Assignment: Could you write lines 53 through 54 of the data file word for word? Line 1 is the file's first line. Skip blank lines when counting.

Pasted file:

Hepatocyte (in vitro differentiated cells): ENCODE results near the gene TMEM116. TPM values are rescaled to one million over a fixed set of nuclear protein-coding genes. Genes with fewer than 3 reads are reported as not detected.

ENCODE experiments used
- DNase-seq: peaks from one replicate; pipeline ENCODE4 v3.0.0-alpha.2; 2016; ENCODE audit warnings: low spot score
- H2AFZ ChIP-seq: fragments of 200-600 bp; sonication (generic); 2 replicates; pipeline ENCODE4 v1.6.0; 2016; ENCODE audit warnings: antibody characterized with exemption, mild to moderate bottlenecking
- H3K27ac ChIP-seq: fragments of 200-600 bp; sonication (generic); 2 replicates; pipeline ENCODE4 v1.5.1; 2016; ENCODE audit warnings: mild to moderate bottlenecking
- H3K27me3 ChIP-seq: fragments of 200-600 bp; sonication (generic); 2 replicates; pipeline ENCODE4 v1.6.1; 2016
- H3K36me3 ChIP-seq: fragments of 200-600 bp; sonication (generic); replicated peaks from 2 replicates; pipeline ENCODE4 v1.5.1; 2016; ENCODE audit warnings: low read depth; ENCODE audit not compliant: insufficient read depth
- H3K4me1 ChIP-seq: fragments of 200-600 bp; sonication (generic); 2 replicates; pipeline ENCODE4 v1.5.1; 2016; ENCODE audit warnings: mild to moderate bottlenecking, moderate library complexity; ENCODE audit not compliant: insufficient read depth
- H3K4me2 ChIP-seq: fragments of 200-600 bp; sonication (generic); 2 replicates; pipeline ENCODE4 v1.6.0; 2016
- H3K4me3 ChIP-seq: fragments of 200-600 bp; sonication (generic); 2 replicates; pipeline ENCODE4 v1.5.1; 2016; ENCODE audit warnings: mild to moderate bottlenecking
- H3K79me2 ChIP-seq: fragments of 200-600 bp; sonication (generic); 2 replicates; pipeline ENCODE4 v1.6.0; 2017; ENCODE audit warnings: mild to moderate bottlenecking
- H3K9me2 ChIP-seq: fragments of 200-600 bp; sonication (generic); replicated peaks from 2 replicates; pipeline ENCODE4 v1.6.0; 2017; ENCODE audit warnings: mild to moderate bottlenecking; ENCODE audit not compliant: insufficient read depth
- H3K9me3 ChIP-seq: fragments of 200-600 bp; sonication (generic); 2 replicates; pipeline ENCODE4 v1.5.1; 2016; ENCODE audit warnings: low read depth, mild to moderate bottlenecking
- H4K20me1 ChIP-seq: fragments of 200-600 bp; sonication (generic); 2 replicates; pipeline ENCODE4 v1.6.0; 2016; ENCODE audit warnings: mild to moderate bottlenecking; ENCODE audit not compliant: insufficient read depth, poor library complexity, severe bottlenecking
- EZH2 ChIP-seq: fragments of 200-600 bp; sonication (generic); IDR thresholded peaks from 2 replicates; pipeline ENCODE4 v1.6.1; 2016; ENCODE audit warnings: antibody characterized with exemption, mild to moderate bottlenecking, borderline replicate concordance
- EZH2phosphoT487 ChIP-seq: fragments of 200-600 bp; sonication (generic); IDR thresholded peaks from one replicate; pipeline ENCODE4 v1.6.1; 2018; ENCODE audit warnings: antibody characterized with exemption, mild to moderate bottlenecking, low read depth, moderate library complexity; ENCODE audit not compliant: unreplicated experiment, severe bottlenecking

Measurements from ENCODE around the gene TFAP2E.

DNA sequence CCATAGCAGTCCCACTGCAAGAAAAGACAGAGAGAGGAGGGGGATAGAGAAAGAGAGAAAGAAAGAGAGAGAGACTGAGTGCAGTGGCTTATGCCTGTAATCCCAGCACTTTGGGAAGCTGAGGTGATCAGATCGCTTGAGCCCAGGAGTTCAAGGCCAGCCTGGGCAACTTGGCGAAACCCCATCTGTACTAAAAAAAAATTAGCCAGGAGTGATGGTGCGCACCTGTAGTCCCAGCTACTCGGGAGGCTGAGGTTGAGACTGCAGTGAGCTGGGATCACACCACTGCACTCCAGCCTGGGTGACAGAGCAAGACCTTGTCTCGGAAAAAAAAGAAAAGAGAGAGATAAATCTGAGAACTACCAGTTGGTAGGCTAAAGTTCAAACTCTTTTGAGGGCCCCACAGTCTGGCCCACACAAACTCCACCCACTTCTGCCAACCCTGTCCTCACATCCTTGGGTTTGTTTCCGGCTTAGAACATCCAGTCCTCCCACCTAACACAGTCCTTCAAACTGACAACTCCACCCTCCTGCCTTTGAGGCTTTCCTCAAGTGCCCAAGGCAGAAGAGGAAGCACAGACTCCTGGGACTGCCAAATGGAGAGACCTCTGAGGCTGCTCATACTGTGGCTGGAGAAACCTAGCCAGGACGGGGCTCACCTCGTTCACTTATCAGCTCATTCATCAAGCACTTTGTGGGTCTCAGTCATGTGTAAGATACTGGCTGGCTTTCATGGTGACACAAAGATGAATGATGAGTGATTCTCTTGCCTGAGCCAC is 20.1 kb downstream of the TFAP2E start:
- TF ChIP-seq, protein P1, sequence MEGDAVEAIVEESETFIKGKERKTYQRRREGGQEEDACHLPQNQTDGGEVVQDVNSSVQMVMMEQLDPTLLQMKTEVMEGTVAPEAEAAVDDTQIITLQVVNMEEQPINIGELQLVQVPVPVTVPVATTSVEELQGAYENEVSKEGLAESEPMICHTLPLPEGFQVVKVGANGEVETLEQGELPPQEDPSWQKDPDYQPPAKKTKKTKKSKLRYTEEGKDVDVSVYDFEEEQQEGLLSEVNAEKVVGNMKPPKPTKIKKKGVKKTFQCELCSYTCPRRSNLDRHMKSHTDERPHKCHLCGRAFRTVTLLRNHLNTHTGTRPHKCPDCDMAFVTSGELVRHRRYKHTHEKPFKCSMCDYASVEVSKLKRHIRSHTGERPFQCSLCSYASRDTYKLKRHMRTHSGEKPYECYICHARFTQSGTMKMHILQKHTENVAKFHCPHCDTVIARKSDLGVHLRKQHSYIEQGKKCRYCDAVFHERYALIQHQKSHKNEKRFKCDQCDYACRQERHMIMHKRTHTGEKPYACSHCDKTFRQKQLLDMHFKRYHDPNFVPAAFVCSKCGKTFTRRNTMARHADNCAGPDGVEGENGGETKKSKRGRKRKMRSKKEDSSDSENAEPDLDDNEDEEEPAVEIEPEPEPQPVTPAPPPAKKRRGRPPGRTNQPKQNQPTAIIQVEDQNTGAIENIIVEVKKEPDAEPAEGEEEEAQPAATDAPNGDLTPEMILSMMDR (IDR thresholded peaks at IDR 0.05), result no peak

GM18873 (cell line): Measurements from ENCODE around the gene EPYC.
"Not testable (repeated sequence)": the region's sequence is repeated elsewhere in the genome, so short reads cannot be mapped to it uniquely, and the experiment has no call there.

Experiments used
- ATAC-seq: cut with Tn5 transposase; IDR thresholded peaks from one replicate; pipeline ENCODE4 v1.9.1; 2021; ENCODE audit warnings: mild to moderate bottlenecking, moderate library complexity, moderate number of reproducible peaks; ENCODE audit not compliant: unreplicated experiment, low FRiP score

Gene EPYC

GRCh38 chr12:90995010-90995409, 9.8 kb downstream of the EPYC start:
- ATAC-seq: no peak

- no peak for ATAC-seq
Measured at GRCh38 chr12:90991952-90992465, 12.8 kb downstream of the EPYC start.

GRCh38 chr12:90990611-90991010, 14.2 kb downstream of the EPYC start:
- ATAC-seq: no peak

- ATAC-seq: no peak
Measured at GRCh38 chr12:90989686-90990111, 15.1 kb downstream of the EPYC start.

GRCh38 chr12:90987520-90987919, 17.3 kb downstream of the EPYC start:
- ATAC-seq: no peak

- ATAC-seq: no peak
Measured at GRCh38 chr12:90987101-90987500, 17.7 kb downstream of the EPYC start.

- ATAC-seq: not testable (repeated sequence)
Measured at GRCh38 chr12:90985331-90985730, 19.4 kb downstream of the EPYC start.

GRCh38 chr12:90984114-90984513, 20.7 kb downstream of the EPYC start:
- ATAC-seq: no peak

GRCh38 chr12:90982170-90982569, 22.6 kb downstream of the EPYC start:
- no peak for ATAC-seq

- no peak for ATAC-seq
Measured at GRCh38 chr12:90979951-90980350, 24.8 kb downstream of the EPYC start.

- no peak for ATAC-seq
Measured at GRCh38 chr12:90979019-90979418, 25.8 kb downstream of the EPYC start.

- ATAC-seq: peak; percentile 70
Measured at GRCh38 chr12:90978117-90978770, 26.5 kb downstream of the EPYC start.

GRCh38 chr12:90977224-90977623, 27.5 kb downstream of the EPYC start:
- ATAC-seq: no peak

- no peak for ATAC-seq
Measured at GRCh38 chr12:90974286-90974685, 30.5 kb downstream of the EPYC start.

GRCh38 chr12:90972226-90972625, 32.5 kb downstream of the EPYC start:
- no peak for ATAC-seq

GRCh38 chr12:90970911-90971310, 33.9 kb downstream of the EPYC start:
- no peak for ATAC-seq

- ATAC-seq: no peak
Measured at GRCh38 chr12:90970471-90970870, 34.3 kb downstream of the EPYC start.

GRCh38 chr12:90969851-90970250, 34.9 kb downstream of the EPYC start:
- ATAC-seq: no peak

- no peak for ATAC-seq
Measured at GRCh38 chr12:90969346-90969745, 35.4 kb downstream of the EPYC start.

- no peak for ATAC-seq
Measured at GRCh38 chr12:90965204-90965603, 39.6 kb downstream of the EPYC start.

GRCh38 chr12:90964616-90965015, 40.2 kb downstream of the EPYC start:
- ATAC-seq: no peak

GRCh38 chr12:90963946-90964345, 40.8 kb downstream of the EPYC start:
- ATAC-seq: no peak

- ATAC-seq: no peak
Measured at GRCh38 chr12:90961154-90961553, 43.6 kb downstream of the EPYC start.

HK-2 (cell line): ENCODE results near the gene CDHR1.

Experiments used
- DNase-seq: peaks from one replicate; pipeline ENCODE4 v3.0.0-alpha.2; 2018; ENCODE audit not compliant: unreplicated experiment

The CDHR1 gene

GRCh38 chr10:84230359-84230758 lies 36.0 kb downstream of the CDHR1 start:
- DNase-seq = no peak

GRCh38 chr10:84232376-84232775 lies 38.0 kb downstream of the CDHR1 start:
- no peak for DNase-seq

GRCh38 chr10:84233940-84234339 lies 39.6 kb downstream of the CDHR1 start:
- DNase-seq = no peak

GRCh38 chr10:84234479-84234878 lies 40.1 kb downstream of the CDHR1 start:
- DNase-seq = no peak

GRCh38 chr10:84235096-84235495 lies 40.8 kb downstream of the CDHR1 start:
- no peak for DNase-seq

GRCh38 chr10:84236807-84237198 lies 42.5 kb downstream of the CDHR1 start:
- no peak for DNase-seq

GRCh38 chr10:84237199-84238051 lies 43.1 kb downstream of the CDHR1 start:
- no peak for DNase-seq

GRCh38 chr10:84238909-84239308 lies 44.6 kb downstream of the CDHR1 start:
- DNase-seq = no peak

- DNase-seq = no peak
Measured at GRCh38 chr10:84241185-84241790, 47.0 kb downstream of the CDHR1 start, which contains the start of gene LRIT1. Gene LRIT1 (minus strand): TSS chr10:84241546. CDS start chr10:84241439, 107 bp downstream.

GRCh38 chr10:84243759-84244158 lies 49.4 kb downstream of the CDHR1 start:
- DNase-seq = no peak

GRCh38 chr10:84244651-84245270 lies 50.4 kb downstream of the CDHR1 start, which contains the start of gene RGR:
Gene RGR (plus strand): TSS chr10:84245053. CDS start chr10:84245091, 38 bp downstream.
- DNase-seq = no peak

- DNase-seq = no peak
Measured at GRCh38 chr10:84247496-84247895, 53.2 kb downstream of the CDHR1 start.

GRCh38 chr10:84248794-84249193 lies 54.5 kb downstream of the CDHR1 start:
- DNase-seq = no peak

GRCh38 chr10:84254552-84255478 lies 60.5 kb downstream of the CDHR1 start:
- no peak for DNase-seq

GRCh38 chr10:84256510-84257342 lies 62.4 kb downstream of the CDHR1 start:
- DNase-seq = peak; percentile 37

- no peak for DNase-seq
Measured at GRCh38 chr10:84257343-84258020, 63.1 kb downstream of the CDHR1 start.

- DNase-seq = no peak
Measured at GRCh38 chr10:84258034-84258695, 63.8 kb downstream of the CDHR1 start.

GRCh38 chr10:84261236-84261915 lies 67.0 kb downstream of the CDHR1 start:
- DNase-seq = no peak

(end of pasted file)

GRCh38 chr12:90972226-90972625, 32.5 kb downstream of the EPYC start:
- no peak for ATAC-seq